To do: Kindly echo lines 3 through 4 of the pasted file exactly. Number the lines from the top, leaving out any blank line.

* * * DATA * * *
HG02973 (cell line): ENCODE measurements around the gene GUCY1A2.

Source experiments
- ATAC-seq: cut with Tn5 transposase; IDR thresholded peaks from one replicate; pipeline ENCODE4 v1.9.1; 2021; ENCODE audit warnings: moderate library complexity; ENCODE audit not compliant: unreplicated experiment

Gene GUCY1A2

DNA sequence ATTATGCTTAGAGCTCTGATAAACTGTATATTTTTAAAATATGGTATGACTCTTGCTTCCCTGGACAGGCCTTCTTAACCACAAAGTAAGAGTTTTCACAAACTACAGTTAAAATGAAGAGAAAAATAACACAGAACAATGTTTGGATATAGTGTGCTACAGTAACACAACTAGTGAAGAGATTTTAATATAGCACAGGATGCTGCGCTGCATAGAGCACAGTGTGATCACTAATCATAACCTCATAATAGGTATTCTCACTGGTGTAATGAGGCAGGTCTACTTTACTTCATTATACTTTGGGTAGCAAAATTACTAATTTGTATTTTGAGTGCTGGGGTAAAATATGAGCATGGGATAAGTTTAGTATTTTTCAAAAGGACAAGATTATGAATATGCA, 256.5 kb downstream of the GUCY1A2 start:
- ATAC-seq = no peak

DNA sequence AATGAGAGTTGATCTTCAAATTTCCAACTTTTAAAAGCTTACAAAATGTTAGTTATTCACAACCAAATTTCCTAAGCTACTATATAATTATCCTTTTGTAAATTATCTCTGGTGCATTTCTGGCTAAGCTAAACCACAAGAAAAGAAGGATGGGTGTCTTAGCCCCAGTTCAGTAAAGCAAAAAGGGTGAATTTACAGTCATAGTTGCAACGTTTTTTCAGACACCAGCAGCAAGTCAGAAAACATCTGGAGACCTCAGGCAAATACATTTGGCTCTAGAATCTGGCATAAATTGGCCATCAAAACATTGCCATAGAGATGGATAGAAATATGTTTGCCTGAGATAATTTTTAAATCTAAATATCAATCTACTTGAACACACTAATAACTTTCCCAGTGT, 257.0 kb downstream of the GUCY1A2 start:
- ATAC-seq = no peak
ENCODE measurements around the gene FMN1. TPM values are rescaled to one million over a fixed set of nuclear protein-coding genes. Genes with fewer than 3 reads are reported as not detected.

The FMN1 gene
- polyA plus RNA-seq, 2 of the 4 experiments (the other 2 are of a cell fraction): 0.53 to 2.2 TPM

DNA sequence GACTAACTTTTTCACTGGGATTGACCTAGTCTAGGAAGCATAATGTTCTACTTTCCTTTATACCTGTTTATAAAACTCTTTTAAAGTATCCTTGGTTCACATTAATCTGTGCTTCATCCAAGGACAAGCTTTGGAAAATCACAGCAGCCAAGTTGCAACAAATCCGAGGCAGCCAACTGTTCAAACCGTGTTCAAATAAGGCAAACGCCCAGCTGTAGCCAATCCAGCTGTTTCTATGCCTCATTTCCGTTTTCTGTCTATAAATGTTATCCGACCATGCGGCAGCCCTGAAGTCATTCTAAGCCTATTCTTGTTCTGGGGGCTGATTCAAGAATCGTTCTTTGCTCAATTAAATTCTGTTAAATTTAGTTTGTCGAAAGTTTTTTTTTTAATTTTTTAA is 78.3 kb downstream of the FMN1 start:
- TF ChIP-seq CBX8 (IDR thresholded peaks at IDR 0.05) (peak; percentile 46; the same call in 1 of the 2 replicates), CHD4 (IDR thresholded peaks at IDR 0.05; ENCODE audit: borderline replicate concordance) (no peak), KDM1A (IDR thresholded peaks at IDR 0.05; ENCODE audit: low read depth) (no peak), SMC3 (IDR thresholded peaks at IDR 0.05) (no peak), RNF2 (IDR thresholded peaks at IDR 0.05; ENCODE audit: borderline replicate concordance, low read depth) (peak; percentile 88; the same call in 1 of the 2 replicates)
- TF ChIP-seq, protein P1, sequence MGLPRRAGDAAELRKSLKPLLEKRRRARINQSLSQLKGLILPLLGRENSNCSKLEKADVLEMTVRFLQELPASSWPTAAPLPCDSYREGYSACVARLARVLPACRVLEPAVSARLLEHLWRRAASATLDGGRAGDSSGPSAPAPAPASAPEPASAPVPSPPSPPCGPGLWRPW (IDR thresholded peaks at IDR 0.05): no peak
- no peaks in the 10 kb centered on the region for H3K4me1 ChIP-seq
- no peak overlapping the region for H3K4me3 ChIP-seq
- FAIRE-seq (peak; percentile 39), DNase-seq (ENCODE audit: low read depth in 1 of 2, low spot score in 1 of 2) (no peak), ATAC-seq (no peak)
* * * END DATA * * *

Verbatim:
- ATAC-seq: cut with Tn5 transposase; IDR thresholded peaks from one replicate; pipeline ENCODE4 v1.9.1; 2021; ENCODE audit warnings: moderate library complexity; ENCODE audit not compliant: unreplicated experiment

Gene GUCY1A2